This is about the amount of exposure to Russian that my son gets, and at age 3, he certainly does not speak Russian. However, he recognizes some frequently heard words and phrases and knows what they mean (questions, commands, the names of his toy animals...), and he sometimes repeats back to me the things I say, with closer and closer approximation of the right phonemes. This last part is key to my answer: yes, speak Russian with her, because it is likely that she will be interested in learning the language later in life, and exposure to the sound inventory of the language now will give her a huge advantage later on, no matter how small a lexicon she acquires at this stage. I would add the caveat though that you should also be willing to speak Hebrew with her - 20 minutes every now and then isn’t enough for the immersion she would need to have a usable second language, so until/unless you have her for longer periods in the future, you would be putting an insurmountable language barrier between the two of you if you insisted on only speaking Russian.


Sure, speak Russian with her.

will it just confuse her?

It will probably set back her language acquisition a bit if she's learning two languages instead of one, but that's normal. Bilingual toddlers start speaking a bit later than others and are often less proficient in both languages in the early years, but by the time they reach kindergarden, that should even out and they'll be speaking two languages instead of just one.

Is that realistic?

It probably won't do a whole lot with just 20 minutes every 2 weeks, but that might change in the future when you see her more often. I don't know if there are any studies about how much good 20 minutes of a second-language every 2 weeks will do - I'd assume that this is little enough so as to not make a dent in primary language acquisition, but it might also not be enough for her to actually learn Russian.

Still, if I were you, I'd try it. I can't imagine any lasting ill effects from this, and if it doesn't work, you can still switch to Hebrew later on.

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    If I could see some evidence to back your claims about bilingual children taking longer to speak, or that minimal exposure to language at a young age had little value, I will upvote. Commented Jan 4, 2018 at 5:48
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    20 minutes every two weeks will give her the sounds and patterns of Russian, which will make it easier to learn when she's older, and will give her a "native" accent rather than a "school" accent.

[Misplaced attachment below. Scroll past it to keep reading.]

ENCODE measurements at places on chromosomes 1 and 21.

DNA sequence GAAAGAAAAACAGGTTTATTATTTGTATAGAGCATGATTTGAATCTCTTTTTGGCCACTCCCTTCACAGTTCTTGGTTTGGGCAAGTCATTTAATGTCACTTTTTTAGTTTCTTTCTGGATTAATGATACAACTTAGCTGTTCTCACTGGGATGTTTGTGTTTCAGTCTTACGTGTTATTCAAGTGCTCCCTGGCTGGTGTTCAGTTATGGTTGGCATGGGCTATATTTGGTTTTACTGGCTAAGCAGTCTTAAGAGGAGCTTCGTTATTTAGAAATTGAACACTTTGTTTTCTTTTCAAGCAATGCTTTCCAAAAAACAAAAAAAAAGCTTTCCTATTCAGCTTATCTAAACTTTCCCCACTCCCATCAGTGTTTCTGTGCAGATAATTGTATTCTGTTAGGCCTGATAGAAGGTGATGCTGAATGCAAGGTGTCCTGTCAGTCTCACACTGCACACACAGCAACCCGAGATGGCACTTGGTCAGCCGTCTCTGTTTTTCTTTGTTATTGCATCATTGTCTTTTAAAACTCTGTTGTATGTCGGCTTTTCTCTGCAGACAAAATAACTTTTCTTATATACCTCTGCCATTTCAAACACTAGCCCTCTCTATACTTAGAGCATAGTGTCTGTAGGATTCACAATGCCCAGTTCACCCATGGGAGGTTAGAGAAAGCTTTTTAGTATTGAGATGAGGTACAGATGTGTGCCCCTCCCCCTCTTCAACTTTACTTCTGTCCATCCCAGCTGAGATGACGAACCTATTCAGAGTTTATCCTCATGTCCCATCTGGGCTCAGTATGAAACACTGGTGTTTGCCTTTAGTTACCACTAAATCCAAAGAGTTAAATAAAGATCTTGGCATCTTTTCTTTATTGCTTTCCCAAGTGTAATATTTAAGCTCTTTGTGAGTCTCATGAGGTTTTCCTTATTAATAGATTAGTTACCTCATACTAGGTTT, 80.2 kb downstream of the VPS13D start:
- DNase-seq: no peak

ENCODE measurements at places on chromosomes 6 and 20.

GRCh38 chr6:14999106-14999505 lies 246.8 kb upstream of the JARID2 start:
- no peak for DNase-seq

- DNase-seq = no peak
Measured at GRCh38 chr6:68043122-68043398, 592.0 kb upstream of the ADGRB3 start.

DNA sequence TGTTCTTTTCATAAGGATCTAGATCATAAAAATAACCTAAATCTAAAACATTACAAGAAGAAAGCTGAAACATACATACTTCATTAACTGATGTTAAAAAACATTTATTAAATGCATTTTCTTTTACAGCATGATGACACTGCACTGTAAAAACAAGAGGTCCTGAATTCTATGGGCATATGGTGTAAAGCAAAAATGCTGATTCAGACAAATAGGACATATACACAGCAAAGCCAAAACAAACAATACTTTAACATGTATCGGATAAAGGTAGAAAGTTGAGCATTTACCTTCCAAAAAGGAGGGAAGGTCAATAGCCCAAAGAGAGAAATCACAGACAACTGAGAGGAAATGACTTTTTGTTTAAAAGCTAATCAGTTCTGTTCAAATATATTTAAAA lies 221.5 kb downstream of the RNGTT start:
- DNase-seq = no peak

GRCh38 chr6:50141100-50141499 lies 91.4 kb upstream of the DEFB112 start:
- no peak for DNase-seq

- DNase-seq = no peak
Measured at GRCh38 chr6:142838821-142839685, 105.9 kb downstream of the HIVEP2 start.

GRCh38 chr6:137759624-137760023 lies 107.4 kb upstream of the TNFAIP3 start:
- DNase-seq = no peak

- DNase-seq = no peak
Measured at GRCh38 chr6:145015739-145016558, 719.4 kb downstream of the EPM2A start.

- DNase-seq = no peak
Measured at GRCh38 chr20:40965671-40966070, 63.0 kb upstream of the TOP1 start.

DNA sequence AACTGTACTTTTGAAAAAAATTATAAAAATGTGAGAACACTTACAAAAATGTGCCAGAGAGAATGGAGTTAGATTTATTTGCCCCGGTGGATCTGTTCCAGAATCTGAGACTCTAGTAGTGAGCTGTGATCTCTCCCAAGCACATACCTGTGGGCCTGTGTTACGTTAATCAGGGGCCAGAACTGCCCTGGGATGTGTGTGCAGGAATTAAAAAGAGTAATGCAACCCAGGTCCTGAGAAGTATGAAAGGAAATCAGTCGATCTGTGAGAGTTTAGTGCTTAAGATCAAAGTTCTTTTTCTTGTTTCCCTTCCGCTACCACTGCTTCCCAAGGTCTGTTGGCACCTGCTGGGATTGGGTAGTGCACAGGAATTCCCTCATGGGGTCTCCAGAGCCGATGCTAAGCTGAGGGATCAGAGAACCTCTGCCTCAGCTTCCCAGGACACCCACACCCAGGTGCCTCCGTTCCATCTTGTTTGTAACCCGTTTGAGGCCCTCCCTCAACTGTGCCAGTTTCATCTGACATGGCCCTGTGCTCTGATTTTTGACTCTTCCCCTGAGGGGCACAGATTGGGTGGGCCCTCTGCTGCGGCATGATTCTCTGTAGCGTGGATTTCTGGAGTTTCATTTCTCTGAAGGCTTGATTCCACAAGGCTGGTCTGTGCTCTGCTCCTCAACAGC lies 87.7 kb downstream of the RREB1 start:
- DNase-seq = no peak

– Mark
    Commented Sep 16, 2018 at 19:19

You can talk to her in Russian, but repeat in Hebrew till she's able to understand. If she's seeing you only once in 2 weeks, chances are she'll forget those words by her next visit but over a period of time, she will understand regular/repeating phrases or words. Children can pick up many languages easily but to be able to speak fluently, they need time and people to speak to.

Since your daughter spends very limited time with you, she may not become fluent in Russian. However, even a couple of words learnt at this age would help her pick up the language faster sometime in the future (if needed) so do keep talking. As she grows older, you can suggest some language classes near her or an online class so that she can talk to anyone from her dad's family who doesn't speak hebrew.

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    I’m down voting this answer as primarily opinion based, and also on the assumption that you don’t speak a second language fluently. Repeating the same thing in another language doesn’t help, if his goal is to teach her Russian. Commented Jan 4, 2018 at 5:55
  • @NonCreature0714 My answer was based on my experience from being able to speak 4 languages fluently and understand/speak a bit of another 2 . To be fluent in a language, we need to spend time on it. Repeating the phrase in another language is essential because 15 mins of time every second week is not enough for a child to learn a language, it's just about enough to pick up and understand a few words/phrases. OP's question was not how to teach Russian, it was to ask if he's being realistic in his expectation
    – svj
    Commented Jan 4, 2018 at 9:56
  • ‘my vote is locked unless you edit the answer. Any typos or punctuation changes! Commented Jan 4, 2018 at 13:46